Here is a selection of Q&As from Your Sussex Wedding magazine whether it be about flowers, hair and makeup, fashion, wedding themes, health & beauty, cakes, stationery, legal advice. If you would like your question answered by our experts, please email it to email@example.com
To view more expert advice on a different topic, please select one from the list below.
Q. How can we incorporate the best of spring in our venue styling?
A. Sally Gallis says: Spring for me is all about colour. You might wish to incorporate fresh pastels, such as baby pinks, dusky blues and delicate yellows, or turn up the volume using jewel tones, and zingy pops of red, zesty lemon, magenta, and deep purple.
The warmer weather and longer days mean you can bring the outside in, or take yourselves out! Open-air seating areas are still a lovely idea, and I've seen some amazing budget-friendly chill-out spaces, which allow you to stay outside for the stunning golden hour.
Scent is so important and spring brings it in abundance. Your venue would smell beautifully fresh with the aroma of daffodils, hyacinth, lavender, tulips and peonies in rustic planters, and will inject a burst of colour, which you can extend to other decorative elements.
Sally Gallis,Events by Design
Q. We're getting married between Christmas and New Year, and really want to bring the season into our day without being overly cheesy! What can you suggest?
A. Brian Mole says: You've chosen a wonderful time of year for a wedding. If you're lucky enough to have snow, just think about what the photos could look like! Chances are your family and friends will all be around during this festive holiday season, and as the pressures of Christmas are over, they'll be only too happy to celebrate with you.
Musically, there's not much need to have too many cheesy Christmas tunes, which will probably grate with most people by then. Instead, just think of your favourite music. Ask your family and friends what they love to dance to if you need a little more inspiration, and let your DJ know what you don't want as everyone's definition of cheesy is a little different! Above all, enjoy this fabulous time of the year with your loved ones.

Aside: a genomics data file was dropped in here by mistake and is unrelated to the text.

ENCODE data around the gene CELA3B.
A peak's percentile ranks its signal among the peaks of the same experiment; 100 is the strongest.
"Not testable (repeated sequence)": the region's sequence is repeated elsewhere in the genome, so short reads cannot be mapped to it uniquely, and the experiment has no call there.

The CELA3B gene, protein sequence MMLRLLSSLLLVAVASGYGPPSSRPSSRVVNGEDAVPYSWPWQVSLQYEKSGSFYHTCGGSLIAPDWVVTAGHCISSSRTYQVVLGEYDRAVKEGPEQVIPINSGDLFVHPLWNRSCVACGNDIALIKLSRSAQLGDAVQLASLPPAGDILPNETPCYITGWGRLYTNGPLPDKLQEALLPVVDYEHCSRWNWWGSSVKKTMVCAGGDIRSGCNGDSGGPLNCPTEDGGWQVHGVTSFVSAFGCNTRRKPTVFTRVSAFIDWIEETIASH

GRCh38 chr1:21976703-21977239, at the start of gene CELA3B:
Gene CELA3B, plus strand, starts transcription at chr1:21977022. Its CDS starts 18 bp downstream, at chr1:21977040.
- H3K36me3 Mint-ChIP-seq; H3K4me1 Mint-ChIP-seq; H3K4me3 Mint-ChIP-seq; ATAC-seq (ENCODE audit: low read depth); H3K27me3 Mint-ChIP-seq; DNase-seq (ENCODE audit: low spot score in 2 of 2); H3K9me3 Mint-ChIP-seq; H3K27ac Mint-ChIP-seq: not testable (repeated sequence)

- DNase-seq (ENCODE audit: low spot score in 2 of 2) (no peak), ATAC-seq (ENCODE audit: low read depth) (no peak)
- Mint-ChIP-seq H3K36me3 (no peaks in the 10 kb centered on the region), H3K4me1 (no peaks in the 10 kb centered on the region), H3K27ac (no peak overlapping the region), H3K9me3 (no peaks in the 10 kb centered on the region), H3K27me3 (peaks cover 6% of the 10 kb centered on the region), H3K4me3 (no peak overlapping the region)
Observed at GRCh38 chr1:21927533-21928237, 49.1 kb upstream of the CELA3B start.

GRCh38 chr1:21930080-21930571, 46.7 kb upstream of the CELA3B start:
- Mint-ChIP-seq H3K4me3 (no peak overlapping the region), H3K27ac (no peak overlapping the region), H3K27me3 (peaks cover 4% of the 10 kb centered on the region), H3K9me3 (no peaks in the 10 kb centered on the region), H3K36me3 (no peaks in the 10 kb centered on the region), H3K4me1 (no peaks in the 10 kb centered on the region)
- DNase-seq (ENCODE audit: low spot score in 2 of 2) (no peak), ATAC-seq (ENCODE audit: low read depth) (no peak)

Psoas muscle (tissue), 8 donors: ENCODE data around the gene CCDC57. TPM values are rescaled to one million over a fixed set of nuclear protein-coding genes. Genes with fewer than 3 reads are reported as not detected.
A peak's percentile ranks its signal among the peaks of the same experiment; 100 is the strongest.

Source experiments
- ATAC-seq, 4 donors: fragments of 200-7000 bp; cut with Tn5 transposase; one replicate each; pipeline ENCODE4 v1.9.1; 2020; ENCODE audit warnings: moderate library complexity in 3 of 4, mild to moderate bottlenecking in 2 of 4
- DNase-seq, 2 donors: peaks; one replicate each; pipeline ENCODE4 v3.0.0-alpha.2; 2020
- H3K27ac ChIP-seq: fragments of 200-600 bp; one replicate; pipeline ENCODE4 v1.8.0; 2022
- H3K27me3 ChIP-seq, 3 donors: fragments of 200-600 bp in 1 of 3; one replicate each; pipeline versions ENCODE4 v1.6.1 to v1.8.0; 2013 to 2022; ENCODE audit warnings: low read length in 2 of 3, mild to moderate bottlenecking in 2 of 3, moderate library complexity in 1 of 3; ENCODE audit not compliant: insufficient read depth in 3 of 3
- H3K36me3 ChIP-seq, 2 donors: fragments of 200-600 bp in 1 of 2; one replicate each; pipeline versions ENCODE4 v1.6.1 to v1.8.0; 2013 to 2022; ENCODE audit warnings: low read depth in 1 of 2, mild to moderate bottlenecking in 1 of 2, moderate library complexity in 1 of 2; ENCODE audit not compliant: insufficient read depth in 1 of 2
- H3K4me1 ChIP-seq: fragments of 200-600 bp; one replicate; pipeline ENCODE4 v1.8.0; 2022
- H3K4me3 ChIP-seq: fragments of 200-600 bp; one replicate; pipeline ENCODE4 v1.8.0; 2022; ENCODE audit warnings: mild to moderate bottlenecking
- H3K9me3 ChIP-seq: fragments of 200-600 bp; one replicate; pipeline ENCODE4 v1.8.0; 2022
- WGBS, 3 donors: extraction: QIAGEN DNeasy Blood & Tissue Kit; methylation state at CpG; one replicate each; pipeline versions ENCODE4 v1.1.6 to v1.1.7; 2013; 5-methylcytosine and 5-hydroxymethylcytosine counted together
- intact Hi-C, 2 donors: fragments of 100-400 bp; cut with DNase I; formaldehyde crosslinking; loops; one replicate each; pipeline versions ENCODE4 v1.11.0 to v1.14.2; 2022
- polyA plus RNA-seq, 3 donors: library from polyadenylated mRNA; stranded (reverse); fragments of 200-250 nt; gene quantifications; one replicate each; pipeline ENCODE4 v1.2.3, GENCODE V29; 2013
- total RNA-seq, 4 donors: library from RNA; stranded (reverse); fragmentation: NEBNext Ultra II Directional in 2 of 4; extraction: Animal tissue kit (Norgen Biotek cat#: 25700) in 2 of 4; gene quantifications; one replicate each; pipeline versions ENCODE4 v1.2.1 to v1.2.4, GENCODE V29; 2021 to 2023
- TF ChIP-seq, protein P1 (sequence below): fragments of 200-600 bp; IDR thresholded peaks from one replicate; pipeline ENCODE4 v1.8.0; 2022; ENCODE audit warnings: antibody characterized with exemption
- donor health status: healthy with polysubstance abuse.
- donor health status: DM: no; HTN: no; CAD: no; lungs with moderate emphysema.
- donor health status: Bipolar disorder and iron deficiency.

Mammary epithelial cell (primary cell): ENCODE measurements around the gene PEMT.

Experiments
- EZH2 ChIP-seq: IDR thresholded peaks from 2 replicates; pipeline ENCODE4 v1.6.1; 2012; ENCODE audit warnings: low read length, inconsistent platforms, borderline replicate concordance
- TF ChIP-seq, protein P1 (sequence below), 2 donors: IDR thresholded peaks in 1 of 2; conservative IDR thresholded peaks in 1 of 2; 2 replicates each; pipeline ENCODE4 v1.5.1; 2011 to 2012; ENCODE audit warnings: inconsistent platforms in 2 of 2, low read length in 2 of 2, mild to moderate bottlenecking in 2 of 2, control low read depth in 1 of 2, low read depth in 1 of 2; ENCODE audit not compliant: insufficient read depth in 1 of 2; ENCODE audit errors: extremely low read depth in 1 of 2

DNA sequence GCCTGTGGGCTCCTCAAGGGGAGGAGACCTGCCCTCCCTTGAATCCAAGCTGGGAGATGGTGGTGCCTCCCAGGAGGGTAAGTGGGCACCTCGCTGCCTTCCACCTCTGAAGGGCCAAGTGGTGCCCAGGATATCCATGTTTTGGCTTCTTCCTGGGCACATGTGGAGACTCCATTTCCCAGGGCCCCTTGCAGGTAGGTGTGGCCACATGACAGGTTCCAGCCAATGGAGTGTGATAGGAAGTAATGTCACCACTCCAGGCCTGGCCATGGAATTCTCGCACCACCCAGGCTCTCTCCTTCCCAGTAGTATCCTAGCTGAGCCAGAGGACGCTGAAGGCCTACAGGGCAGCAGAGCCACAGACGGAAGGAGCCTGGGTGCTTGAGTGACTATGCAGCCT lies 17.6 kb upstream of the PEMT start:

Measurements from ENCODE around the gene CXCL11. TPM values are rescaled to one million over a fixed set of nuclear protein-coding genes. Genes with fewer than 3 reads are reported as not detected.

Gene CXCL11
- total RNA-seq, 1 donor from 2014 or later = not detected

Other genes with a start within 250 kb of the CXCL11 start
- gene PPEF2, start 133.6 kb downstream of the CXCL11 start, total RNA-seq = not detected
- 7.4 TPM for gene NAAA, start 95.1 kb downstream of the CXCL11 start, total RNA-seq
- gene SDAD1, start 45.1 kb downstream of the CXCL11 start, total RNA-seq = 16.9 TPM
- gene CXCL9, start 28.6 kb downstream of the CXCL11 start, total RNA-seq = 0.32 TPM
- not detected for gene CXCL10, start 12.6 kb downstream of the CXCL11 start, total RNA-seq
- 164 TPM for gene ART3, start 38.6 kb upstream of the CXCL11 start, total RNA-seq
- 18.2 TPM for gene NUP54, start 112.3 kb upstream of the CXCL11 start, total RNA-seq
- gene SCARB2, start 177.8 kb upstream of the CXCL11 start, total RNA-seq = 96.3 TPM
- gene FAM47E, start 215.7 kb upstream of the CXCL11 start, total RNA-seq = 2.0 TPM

Colour me autumn
Q. We're getting married next November and are struggling to settle on a palette. What would you advise?
A. Amanda Samain says: 2020 will see a mix of palettes. We have the ongoing trend for white and greenery with a pop of gold, then there's the opulent navy, burgundy and plum tones. Woodland weddings and natural vibes are still strong and can set off a venue spectacularly, lending it an enchanted ambience. White table linens with bold-hued napkins can finish a tablescape beautifully, and you can make an even bigger impact by adding tinted glassware.
Bullion for you
Q. I'm looking to wow our guests with venue styling that's both modern and quirky - what can you suggest?
A. Alison Hood says: Hanging hoops of bullion are a hot styling newbie that we expect to see much more of over the coming months. These fanciful ornamental braids or fringing are made with twists of gold, silver or white threads. In fact, they've been used similarly in design and décor for decades but appear to be making a stylish comeback.
Bullion cords have a remarkable ability to create an immediate impact, with their grand presence introducing an entirely different ambience and air of elegance to any setting. Additionally, they are tremendously versatile, blending beautifully into any theme, whether it be modern, minimalist, edgy, bohemian, vintage, quirky or classical.
Big in impact, small on budget. What's not to love? This is one design element to deserve a seat at the style round table for a long time to come.
Psst… check out page 67 to see this style must have in action!
Neon: The new black
Q. What's hot at the moment in terms of venue styling?
A. Alison Hood says: Neon signs have firmly hit the wedding hot list this year. Many of us want our big day to be stunning, but would also love to have that edge of cool and talk-ability. So a neon sign spelling out words of adoration or coolness is a wedding décor must-have.